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Rail industry asked if enough is being done to avoid passing red signals
Rail industry asked if enough is being done to avoid passing red signals

Rail industry asked if enough is being done to avoid passing red signals

The Chief Executive of the Rail Safety and Standards Board (RSSB) has written to Network Rail to ask if enough is being done to reduce the risk of accidents caused from trains passing red signals.

Mark Phillips has written to Network Rail’s managing directors, as well as to train and freight operating companies because of the fact that new research shows that the risk from signal passed at danger (SPADs) is at its highest level since September 2014.

Data has revealed that, in the last 12 months, 10 trains have passed red signals and reached what is known as the conflict point – the position on the track where a collision could theoretically take place.

This is much higher than the five-year average of between four and five, whilst the total for the last financial year was seven, meaning the danger has increased significantly since then.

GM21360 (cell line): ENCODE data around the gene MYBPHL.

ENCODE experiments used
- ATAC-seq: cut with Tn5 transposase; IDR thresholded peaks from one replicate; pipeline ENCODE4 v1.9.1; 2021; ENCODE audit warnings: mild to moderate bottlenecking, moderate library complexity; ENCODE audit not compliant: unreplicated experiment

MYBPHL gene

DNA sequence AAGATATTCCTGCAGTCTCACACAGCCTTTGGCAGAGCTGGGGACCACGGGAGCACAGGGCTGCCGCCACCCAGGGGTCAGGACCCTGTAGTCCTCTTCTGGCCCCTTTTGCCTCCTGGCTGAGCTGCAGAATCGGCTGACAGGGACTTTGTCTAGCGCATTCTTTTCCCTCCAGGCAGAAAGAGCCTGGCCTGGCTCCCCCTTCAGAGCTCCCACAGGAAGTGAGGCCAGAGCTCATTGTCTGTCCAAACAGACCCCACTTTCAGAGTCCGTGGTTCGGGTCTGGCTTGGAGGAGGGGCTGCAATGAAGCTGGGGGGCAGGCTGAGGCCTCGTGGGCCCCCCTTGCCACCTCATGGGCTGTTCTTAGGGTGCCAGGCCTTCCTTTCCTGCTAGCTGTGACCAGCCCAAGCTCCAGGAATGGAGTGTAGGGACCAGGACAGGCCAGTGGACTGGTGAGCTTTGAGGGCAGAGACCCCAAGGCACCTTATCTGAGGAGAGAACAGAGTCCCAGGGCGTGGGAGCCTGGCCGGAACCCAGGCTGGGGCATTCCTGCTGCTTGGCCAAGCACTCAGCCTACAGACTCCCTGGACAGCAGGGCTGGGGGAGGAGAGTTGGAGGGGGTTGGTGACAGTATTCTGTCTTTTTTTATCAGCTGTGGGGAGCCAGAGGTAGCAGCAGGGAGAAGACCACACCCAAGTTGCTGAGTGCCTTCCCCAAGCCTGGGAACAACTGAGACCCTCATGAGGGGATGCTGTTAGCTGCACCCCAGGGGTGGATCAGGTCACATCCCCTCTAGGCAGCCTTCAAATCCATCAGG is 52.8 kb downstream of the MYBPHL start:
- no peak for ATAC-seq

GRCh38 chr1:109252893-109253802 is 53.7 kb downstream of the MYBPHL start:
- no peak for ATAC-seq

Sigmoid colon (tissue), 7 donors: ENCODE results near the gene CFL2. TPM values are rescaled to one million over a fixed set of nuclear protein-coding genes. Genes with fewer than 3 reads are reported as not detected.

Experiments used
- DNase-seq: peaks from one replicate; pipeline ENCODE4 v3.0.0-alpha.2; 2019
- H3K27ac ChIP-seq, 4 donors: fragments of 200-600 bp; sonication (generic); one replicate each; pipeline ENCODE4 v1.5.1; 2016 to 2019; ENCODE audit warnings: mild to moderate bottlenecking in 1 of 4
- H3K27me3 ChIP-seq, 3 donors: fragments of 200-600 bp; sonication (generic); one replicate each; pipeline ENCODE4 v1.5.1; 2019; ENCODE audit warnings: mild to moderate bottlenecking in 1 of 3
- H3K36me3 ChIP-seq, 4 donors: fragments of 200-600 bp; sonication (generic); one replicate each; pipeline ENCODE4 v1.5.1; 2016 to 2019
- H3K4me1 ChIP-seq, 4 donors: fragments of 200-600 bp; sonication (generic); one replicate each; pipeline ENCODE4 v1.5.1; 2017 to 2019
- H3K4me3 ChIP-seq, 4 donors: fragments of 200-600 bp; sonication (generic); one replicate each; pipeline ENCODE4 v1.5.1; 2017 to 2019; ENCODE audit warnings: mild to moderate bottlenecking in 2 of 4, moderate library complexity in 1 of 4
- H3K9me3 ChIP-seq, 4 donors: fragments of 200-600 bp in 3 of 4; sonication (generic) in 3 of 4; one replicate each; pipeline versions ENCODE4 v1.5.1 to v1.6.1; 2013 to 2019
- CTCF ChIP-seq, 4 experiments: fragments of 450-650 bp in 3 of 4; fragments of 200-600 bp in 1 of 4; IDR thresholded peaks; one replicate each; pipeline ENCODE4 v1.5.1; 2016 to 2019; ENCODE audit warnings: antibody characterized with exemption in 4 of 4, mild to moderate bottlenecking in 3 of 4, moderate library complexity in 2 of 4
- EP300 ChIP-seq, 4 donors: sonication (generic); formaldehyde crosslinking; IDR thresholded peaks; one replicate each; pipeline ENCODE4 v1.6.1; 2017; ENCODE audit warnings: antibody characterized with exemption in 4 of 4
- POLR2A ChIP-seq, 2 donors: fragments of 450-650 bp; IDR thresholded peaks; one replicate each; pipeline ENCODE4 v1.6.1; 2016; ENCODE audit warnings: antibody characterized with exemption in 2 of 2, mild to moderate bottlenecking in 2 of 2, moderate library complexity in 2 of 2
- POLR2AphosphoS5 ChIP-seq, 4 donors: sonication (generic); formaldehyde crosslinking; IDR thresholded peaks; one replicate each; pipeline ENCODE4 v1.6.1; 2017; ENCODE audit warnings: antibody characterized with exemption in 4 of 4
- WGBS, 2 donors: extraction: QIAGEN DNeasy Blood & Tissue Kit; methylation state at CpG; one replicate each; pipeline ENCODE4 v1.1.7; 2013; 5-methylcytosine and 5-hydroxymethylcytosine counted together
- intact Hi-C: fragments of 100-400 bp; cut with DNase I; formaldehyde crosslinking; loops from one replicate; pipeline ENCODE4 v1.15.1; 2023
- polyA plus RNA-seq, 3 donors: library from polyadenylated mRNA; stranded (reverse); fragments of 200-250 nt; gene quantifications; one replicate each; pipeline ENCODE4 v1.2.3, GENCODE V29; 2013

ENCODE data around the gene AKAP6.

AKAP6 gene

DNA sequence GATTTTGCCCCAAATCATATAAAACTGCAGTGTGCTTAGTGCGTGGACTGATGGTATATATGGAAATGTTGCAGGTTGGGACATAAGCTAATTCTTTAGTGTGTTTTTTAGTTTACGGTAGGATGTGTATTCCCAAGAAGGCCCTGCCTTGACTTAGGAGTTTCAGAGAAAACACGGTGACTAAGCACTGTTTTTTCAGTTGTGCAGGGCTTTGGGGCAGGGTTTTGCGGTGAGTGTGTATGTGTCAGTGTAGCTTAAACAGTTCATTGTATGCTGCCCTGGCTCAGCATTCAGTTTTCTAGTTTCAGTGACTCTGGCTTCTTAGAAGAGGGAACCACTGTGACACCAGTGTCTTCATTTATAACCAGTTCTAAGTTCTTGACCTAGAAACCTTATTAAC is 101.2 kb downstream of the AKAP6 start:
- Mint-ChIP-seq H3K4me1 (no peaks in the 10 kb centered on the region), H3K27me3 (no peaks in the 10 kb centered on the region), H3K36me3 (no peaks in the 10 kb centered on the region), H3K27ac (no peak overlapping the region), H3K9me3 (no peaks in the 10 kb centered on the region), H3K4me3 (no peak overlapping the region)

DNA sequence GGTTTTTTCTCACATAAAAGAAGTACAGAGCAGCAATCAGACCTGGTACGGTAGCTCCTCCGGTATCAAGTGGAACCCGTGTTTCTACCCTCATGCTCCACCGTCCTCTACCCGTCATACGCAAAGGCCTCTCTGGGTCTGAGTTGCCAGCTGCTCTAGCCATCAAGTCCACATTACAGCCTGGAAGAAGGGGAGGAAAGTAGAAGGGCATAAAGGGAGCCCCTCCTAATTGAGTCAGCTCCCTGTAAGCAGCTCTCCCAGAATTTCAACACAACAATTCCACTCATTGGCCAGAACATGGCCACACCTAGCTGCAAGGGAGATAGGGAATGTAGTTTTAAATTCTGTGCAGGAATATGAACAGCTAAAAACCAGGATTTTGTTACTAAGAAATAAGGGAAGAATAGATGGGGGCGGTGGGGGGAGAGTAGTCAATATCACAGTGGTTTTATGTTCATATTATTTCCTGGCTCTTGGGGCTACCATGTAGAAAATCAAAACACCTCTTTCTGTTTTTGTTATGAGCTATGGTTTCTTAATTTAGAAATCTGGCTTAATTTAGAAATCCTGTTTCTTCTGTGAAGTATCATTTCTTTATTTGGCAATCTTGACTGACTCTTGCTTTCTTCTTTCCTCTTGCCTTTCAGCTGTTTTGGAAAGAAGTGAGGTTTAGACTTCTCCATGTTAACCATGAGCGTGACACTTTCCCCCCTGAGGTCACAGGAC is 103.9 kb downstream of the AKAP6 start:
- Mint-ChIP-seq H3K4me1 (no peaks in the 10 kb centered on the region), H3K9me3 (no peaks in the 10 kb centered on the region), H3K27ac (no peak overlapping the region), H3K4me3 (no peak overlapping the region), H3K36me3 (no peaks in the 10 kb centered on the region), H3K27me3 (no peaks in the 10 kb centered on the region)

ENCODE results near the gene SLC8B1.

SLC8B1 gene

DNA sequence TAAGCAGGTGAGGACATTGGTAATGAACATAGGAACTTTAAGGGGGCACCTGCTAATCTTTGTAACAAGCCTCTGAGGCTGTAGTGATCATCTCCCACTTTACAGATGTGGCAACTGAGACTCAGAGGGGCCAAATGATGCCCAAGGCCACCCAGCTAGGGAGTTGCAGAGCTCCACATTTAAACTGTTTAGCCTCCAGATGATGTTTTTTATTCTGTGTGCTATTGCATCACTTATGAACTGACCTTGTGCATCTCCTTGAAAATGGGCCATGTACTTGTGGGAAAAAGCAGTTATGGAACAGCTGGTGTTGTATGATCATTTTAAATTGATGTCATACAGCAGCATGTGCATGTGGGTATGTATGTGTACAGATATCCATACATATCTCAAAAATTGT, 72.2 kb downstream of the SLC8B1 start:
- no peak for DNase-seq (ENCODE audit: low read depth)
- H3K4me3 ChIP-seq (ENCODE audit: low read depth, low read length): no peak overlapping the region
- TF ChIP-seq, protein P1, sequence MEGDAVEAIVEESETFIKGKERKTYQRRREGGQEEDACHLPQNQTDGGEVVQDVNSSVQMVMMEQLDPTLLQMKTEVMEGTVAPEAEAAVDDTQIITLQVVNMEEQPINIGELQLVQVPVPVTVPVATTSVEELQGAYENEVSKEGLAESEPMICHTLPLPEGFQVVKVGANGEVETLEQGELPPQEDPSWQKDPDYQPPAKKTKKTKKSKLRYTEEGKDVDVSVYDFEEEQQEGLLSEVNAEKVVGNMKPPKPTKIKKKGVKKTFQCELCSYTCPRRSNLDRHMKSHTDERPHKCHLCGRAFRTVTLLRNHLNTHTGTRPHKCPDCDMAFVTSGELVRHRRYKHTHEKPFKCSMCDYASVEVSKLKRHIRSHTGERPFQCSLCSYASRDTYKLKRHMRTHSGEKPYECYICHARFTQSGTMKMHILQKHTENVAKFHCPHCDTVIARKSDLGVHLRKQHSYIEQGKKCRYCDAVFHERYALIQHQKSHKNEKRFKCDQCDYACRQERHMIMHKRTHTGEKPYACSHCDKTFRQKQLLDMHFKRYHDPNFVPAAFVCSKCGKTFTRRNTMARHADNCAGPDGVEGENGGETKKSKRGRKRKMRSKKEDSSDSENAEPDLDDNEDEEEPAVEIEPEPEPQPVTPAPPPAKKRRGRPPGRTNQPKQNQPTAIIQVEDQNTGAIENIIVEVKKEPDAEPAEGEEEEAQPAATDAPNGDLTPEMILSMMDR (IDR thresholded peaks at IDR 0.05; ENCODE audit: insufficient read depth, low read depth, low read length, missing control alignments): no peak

These figures are a huge disappointment to the rail industry given that in the last two decades, the number of red signals passed has been reduced by more than 90%; Britain has worked hard to ensure it has the safest railways in Europe.

Collaborations across the rail industry have contributed to this, as has research which has resulted in better engineering solutions and a new understanding of the things that affect how people undertake their roles.

But the latest figures highlight the threat of complacency and as such, the RSSB’s Chief Executive has asked the Board’s members whether enough is being done to address the threat of SPADs.

He said: “It’s part of our role to be the railway’s critical friend, and provide our members with an independent assessment of the risk they’re facing.

“The 20th anniversary of Ladbroke Grove is a timely reminder of what can go wrong if we don’t keep our eyes on the ball.

“We need to look at current train protection technology and industry initiatives and ask whether enough is being done.”

This is key to ensuring safety in the country’s transport industry.

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